Of ceiling-makers and ceilings prior to the Reconquest few written notes are to be found.
We know that the Moors were proud of their gilded ceiling at Cordova, for they likened it, when sparkling above the thousand lamps of the mosque, to “the kindled flame or the lightning flash that darts across the heavens.”
If the original mosque covering that evoked the hyperbole of the Arab poet had not been replaced before the late sixteenth century (and there is no record of its deterioration), then we have a saner description of it from the pen of Ambrosio Morales who, by the king’s order, traveled about Spain examining the great architectural monuments.
His observations were published in the volumes entitled Antigiiedades de las Ciudades de Espana, where he says of the Cordova ceiling:
“The roof of the whole church, made of wood painted and adorned in diverse ways, is of incredible richness. . . . It is of larch throughout, odorous, resembling that pine which is not found in any part but Barbary, whence it is brought by sea. And every time that any part of this mosque has been demolished in order to add new construction. The wood removed has been sold for many thousands of ducats to be used in making guitars and other delicate objects.”
Morales was probably wrong about the larch from Northern Africa, for if the ceiling he saw is the one that underwent reconstruction, it is of an indigenous pitch pine (pino alerce) said to have once abounded around Seville.
In spite of the failure to keep more generous records of the men who embellished Spanish buildings with beautiful wooden ceilings, the actual carpentry itself was appreciated, if we are to judge from the eulogies’ found in the ordinances of Seville for the sixteenth century.
In one it is spoken of as “a noble art complete in itself and, when carefully considered – as it should be, it increases the nobility of the King and the Kingdom.”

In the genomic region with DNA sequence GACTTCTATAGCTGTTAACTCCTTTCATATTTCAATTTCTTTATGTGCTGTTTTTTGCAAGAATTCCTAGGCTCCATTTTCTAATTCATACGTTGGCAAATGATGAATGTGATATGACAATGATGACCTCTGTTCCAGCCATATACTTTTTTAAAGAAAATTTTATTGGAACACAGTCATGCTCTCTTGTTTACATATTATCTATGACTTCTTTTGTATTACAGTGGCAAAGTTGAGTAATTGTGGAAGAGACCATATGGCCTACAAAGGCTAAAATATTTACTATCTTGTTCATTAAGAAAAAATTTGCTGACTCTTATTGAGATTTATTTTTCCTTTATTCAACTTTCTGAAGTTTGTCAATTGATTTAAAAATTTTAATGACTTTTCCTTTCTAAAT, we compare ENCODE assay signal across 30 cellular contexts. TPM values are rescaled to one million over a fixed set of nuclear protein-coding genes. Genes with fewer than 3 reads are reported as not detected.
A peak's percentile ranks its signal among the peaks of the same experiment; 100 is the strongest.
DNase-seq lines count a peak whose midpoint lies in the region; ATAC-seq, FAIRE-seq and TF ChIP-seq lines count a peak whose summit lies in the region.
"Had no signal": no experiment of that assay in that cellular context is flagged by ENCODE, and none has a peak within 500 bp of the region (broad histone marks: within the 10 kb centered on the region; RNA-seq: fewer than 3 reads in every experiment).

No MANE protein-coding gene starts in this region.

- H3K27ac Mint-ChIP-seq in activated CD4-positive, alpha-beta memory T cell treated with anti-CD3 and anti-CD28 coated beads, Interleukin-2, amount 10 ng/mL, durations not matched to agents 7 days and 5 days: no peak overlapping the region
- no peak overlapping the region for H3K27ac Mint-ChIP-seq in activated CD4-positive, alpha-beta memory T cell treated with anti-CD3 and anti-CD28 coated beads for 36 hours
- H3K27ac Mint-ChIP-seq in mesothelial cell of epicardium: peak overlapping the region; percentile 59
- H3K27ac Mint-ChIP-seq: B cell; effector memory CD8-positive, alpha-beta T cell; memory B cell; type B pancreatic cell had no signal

The Trough or Coffered Ceiling
Spaniards usually refer to their ornamental wooden ceilings as artcsonados. The literal meaning of this word is troughed or trough-like, an artesa being the ordinary oblong trough that, in Spain, animals are fed from, or that laundresses use — flat-bottomed, with inclined sides.
Some consider the term as referring to the shape of the entire ceiling when this is a huge inverted trough; others take each separate coffer or artesonto be the form from which the whole derives its name. However this may be, in actual practice the word artesonado is applied to all worked wooden ceilings regardless either of general shape or that of the separate units.
Among the more specific terms is techumbre, augmentative of techo, a plain ceiling of any material.
A techumbre is the ornamental wooden covering over a lofty hall. Such a feature would be the decorated underside of the roof construction as opposed to the artesonado, which is the underside of the floor above.
Elaborate wooden ceilings over stair-halls are also called techumbres unless domed, when they are known as media naranjas or half- oranges .
This latter was a form for which the Moors had a greater predilection than their Christian successors, perhaps because they were so much more skillful in surmounting the difficulties of its construction.
Another word found in ceiling lore is alfarje, to designate Moorish interlacings. Its derivation is disputed; if traceable to al farx, — Arabic for a carpet or covering of any sort, — its application to the whole ceiling is exact enough; but if, as others claim, the word be derived from alfarjia, Arabic for dimensioned timber, then the term would be more accurately applied to the framing alone.
Spanish writers use it as elastically as they use artesonado.
Laceria or interlacing was the form of carpentry in which the Moor positively revelled. Anyone interested in the scientific manner of such construction will find it fully described in Don Antonio Prieto’s book, El A rte de la Laceria.
Without going into the technique of the system it may be said that the general principle was to make a great covering out of innumerable little pieces.
Laceria is sometimes constructive as in the ceiling of the Cabildo Antiguaof Granada ; that is, the rafters interlace and lock together to form a framing on the back of which is nailed the boarding.
In other cases the laceria is simply light strips nailed to a board backing, as is clearly seen in the ceiling over the entrance to Seville Cathedral from the Patio de los Naranjos
Rarer is a third process: a structural interlocking as described in the first case, with board fill in the interstices and nailed flush to the face of the laceria. The two elements are differentiated by their decoration — scoring on the interlacing, inlay or painting on the boarding.
Laceria was not the earliest form of Moorish ceiling carpentry, but once introduced, it became the most popular.
Mensula, or zapata, is the Spanish term for a corbel or bracket. This was generally a typically Eastern concept quite unlike the Gothic corbel of the North. Of ancient ceilings that have fallen piecemeal or been burnt, it is often the only surviving member, and hence the one most frequently encountered in the small provincial museums.
The mocdrabe is the pendant or stalactite form; the vigas are the main beams, and the friso, the frieze.